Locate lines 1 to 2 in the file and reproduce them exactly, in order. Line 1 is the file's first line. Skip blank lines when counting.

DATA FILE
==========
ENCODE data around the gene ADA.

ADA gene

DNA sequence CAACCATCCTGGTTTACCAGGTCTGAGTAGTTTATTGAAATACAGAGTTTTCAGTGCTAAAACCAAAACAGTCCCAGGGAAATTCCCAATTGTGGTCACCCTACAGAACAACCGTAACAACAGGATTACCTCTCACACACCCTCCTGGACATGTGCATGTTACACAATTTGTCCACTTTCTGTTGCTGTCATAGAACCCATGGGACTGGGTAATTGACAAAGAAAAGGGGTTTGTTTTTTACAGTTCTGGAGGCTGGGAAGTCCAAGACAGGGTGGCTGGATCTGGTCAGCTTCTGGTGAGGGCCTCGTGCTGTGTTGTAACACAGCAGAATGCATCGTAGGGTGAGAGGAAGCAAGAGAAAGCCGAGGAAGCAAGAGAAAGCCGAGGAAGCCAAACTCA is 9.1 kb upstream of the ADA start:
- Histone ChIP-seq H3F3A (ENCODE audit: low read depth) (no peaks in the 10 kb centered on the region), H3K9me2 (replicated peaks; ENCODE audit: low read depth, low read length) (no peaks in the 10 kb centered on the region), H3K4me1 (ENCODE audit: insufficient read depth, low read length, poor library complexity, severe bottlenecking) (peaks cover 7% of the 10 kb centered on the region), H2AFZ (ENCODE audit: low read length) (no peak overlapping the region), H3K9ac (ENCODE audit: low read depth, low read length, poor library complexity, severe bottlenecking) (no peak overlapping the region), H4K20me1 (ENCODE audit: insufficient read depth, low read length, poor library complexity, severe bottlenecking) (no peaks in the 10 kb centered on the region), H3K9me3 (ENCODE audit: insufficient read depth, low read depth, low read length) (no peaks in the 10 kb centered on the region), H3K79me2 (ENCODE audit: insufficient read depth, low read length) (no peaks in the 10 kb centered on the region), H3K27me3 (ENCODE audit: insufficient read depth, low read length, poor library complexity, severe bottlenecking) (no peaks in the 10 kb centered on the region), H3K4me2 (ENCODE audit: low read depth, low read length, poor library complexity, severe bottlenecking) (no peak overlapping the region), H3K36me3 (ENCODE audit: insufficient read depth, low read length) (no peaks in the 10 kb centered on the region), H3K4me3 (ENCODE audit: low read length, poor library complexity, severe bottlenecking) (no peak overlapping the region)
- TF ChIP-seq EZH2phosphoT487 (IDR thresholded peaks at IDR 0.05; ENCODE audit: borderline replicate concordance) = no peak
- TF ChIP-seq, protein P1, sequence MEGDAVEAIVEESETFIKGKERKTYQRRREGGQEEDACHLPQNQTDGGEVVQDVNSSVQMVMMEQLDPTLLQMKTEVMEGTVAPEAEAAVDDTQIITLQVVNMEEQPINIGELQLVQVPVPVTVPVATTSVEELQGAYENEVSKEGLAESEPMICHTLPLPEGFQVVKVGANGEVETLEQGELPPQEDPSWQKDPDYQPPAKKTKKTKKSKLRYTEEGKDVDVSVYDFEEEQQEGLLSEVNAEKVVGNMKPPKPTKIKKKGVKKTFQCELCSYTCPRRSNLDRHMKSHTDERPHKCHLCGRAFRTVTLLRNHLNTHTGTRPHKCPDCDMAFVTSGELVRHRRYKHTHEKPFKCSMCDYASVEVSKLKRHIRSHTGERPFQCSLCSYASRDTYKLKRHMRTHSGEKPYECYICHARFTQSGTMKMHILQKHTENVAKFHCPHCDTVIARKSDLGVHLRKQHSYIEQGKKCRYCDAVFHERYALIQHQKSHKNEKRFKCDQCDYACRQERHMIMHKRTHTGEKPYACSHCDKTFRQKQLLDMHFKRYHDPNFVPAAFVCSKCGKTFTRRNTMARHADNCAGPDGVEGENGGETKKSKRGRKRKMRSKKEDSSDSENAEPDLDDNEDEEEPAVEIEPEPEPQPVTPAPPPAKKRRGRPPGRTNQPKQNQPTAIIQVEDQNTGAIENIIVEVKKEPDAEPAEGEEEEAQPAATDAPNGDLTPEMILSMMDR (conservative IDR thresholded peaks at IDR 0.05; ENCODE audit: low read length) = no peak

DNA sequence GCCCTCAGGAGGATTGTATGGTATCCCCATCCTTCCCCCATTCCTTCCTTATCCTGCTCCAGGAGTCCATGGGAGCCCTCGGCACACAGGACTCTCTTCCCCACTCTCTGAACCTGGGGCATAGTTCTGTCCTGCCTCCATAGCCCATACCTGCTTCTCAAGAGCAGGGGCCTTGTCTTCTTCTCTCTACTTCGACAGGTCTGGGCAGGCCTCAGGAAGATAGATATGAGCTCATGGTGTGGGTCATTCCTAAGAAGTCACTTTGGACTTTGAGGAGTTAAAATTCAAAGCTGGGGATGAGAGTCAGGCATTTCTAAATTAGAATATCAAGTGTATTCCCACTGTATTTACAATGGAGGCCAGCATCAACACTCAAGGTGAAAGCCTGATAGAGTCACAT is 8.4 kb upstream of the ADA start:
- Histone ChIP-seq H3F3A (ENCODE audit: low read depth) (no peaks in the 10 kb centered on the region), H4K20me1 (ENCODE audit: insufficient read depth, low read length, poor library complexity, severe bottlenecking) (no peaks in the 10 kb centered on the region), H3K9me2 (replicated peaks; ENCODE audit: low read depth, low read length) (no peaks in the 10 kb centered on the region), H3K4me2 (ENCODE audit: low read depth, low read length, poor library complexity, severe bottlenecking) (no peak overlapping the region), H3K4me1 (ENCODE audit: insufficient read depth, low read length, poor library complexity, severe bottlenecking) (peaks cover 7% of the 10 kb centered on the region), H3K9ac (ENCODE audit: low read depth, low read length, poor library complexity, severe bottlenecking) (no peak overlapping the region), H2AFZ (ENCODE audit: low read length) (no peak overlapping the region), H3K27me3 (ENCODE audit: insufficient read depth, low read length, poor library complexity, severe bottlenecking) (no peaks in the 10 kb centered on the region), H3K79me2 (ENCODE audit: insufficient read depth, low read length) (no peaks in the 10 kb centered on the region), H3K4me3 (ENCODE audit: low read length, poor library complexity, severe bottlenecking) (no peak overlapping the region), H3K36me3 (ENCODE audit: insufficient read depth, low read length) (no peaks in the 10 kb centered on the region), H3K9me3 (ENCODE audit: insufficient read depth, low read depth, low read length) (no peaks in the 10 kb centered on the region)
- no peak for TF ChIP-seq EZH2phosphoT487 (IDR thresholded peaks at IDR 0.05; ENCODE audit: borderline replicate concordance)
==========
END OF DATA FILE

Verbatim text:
ENCODE data around the gene ADA.

ADA gene